Pensions - Articles - Finding the right medicine to fix doctors pension schemes


“Finding the right medicine – how to fix the problems between doctors and their pension scheme” – analysis and recommendations from Royal London, plus new case study. With growing reports of senior NHS staff cutting their hours or even retiring because of pension tax issues, Royal London has published a new policy paper explaining the issue and reviewing the various solutions on offer.

 One doctor spoken to by Royal London in preparation of this report said that action was needed ‘so that consultants can go back to talking about patients rather than pensions’. Others pointed out that NHS ‘waiting time initiatives’ to drive down patient waits were being undermined by the effects of the pension tax regime. Doctors reported inventing ‘DIY’ solutions to these issues including what has become known as the ‘hokey-cokey’ approach, involving being a member of the NHS pension scheme for one month, opting out for eleven and then repeating the process again the next year in order to avoid big tax bills.
 
 Key conclusions of the report include:
 - This issue is likely to bite much more in 2019/20 than in previous years; this is because the ability to ‘carry forward’ unused annual allowances from up to three previous years will now only go back to 2016/17 – the first year when the tapered annual allowance was in force; previously, doctors could ‘carry forward’ from 2015/16 when no reduction applied;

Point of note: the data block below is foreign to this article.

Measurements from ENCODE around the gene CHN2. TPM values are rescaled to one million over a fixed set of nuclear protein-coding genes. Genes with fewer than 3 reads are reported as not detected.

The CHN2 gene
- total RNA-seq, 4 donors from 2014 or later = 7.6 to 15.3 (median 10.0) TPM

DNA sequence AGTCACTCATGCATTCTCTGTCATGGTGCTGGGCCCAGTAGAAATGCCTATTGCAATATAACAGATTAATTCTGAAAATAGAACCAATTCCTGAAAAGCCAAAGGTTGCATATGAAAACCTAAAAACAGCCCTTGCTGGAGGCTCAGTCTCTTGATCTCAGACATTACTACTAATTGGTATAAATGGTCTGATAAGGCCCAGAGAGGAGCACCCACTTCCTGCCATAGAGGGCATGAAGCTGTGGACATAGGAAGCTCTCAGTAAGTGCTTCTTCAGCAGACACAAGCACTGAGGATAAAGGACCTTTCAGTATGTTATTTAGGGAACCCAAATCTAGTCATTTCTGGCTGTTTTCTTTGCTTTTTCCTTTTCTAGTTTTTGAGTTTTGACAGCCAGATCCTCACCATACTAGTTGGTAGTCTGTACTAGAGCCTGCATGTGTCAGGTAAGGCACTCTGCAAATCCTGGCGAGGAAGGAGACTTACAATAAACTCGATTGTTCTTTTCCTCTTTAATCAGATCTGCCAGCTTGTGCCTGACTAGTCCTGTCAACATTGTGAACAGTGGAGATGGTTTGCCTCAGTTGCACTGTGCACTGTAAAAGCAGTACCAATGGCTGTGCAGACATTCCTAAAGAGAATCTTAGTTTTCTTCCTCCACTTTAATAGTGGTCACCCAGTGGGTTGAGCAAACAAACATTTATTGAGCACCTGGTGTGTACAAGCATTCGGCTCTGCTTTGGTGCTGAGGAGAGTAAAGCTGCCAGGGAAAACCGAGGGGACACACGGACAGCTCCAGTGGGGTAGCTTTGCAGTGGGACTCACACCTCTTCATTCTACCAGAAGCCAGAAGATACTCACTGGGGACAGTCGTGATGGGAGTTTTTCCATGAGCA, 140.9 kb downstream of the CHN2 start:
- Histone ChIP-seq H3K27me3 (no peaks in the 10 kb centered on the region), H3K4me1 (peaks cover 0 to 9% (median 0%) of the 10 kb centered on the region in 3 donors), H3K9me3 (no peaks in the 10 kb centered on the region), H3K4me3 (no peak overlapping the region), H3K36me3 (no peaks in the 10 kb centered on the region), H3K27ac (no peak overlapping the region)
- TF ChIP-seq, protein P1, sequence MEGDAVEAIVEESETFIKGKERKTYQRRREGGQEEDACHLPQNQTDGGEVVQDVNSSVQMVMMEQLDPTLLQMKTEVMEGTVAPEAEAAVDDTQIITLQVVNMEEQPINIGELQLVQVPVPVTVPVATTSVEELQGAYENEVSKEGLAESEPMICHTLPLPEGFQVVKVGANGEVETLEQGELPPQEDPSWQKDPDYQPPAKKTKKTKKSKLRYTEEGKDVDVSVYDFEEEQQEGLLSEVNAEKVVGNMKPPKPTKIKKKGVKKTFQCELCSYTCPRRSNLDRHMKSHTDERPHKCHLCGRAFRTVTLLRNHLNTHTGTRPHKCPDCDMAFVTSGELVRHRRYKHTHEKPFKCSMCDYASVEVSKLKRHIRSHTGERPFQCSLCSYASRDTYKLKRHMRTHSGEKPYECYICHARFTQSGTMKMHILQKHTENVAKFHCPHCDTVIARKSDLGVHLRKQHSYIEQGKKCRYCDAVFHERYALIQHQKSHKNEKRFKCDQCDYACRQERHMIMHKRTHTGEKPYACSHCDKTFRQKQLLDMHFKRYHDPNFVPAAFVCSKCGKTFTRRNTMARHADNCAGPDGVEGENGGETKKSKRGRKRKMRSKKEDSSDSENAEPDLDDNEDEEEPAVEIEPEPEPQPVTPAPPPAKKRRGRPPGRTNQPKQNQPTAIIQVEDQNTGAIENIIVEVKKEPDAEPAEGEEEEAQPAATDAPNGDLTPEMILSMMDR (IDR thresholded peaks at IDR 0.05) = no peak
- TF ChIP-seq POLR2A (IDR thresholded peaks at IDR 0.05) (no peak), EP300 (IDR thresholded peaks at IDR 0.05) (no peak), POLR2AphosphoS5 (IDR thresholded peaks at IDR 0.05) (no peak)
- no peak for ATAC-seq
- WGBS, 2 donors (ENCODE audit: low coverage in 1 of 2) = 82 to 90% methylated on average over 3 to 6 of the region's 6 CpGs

- One option – favoured by the Chancellor in his recent evidence to the Treasury Committee – is to make changes within the NHS Pension Scheme and/or NHS pay arrangements; but the report finds that these would largely be ‘sticking plaster’ solutions for a more fundamental problem
 
 - The best solution would be to remove a complex and unpredictable feature of the tax system – the tapered annual allowance – even if this required a reduction in the overall annual allowance;
  
 Commenting, Steve Webb, Director of Policy at Royal London said: “It is utterly absurd that doctors are having to consider their pension tax position before deciding whether or not to take on an additional shift or cover for an absent colleague. The NHS is structured around senior clinicians taking on additional roles and responsibilities and this whole culture is being undermined by a bewildering system of pension tax relief. Rather than tinkering with the NHS pension scheme, the Treasury should abolish the ludicrous and capricious system of tapering annual allowances for tax relief. Patient care must not continue to suffer on the altar of Treasury intransigence”.
 
 The new policy paper: “Finding the right medicine – solving the problems between doctors and their pension schemes” begins by explaining the current system of pension tax relief, including the system of ‘tapering’ annual limits on contributions for those on higher incomes. It points out that the system contains an unwelcome ‘cliff edge’ whereby a small amount of extra earnings can trigger a large tax bill.